Fixing of Wiring:The term “Fixing of Wiring” relates to the routing, securement, and termination of internal wiring. It is part of the product construction requirements included in most product safety standards, but is often overlooked or misunderstood by product manufacturers. Fixing of wiring relates to these two areas of product safety compliance:

  1. Creepage & Clearance Distances: As part of the Creepage & Clearance distance evaluation, all internal parts are to be pushed/moved with up to a 10N force. (The terms creepage & clearance distance mean over-surface and through-air electrical spacings.)
  2. Double & Reinforced Insulation: Determining if any double or reinforced insulation can be bridged by a single insulation fault (basic insulation).

Movement of Insulated Wiring: During the construction review of the product, internal wiring is permitted to be moved around using up to 10N of force to determine what circuits the wiring can reach. In addition, single faults are considered that may extend the reach of internal wiring. The objectives are:

  1. Voltage Rating: Verify that all insulated wiring is rated for the maximum voltage to which it can contact. This involves moving low voltage rated wiring to determine if it can contact a higher voltage circuit. If low voltage wiring can contact a higher voltage circuit, the wire insulation must be rated for the higher voltage. Alternatively, changes can be made to routing or the wire length, such that low voltage wiring cannot contact uninsulated mains or hazardous voltage circuits.
  2. Insulation Type: Verify that all insulated wiring is using the appropriate type of insulation for the circuits that the wire insulation can contact (basic, supplementary, reinforced, or double insulation). This involves moving SELV (or PELV) wiring to see if it can contact any uninsulated high voltage or mains parts. It also involves moving mains and hazardous voltage wiring to see if it can contact any uninsulated SELV parts. Wiring that can bridge reinforced or double insulation is the target = if a SELV wire can contact mains or hazardous voltage circuits or, if mains wiring can contact a SELV circuit, the wire must be double or reinforced insulated. Alternatively, changes can be made to routing or the wire length, such that low voltage wiring cannot contact uninsulated mains or hazardous voltage circuits.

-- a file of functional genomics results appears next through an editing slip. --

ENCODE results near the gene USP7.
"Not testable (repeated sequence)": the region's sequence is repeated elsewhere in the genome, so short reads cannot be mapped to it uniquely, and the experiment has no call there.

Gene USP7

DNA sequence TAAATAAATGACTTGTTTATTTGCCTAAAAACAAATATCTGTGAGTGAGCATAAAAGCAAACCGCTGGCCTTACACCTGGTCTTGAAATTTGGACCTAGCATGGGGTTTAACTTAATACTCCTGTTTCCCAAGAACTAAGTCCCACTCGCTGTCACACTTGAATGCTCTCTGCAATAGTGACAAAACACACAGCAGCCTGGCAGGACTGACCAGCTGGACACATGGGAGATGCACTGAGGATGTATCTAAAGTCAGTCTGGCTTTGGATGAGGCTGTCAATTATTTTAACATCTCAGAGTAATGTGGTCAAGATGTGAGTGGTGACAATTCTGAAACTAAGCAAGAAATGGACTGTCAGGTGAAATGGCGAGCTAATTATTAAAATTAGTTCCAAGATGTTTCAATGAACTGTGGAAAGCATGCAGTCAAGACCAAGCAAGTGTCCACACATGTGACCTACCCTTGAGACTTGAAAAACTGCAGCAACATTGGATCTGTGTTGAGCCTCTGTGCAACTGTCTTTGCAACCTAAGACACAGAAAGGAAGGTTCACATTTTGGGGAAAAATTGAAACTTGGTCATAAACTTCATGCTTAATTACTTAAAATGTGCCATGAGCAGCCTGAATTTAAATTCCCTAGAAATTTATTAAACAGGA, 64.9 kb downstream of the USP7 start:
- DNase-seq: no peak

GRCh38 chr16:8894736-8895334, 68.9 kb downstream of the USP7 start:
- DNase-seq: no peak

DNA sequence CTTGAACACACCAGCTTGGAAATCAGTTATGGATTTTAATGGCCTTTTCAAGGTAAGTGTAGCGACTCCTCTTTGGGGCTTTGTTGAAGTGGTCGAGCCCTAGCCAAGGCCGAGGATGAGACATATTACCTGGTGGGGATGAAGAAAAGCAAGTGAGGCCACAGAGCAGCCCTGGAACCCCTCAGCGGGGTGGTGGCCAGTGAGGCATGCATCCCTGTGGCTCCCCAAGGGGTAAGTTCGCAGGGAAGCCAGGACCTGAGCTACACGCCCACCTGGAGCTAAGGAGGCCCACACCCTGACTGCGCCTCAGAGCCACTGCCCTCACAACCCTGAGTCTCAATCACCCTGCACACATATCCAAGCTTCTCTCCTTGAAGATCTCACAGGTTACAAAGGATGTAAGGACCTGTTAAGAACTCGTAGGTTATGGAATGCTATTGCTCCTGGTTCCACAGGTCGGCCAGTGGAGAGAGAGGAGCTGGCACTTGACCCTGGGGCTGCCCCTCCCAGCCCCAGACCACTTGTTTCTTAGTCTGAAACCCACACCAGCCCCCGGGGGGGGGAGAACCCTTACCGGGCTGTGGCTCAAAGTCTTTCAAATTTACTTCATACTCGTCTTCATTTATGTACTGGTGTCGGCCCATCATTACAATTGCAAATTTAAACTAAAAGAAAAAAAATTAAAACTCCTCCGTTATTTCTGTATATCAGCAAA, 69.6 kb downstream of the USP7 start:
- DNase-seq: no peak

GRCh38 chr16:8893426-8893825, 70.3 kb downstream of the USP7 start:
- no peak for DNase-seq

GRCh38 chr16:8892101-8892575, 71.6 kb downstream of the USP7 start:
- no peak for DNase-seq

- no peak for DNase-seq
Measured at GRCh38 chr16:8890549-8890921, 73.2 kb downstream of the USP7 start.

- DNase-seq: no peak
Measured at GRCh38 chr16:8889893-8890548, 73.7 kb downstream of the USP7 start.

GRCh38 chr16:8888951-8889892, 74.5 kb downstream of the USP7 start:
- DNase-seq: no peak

3. Crimp Connectors: Single fault considerations include internal wiring. Since breakage of an insulated wire would be considered two faults (conductor & insulation), single fault consideration falls primarily on the wiring termination method. If wiring is secured by a single point method, it is assumed that the connection can fail. If the termination point fails, the end of the wire is free to be moved around to determine if it can bridge double or reinforced insulation.

Can a SELV wire termination point fail from a single fault and allow the SELV wire to reach a mains circuit? Can a mains wire connection point break from a single fault and allow the mains wire to reach a SELV circuit? When connectors are used, are they single or double crimp connectors? Single crimp connectors secure only to the stripped end of the wire and will fail in a single fault. Whereas, double crimp connectors have two separate crimp areas - one crimp on the stripped end of the wire and a second crimp on the insulated wire. So if either crimp breaks, the wire has not broken free allowing it to move around freely. Another solution is to put a wire tie around multiple wires close to the wire termination, so if any one wire breaks free, there is only a very short length of wire that is loose.

Conclusions: It is common for internal wiring to need additional slack to allow for the manufacturing process. However, if the slack wiring can bridge mains or hazardous voltage circuits to SELV circuits, the wire needs to be double or reinforced insulated. Wire routing and wire ties can also be used to keep longer wires separated from other circuits. Wire connections must also be considered for double protection – if a broken wire can bridge double or reinforced insulation, a secondary means of securement should be provided at or near the termination points = which means using double crimp connectors or adding a wire tie around the wire bundle at the connection point.

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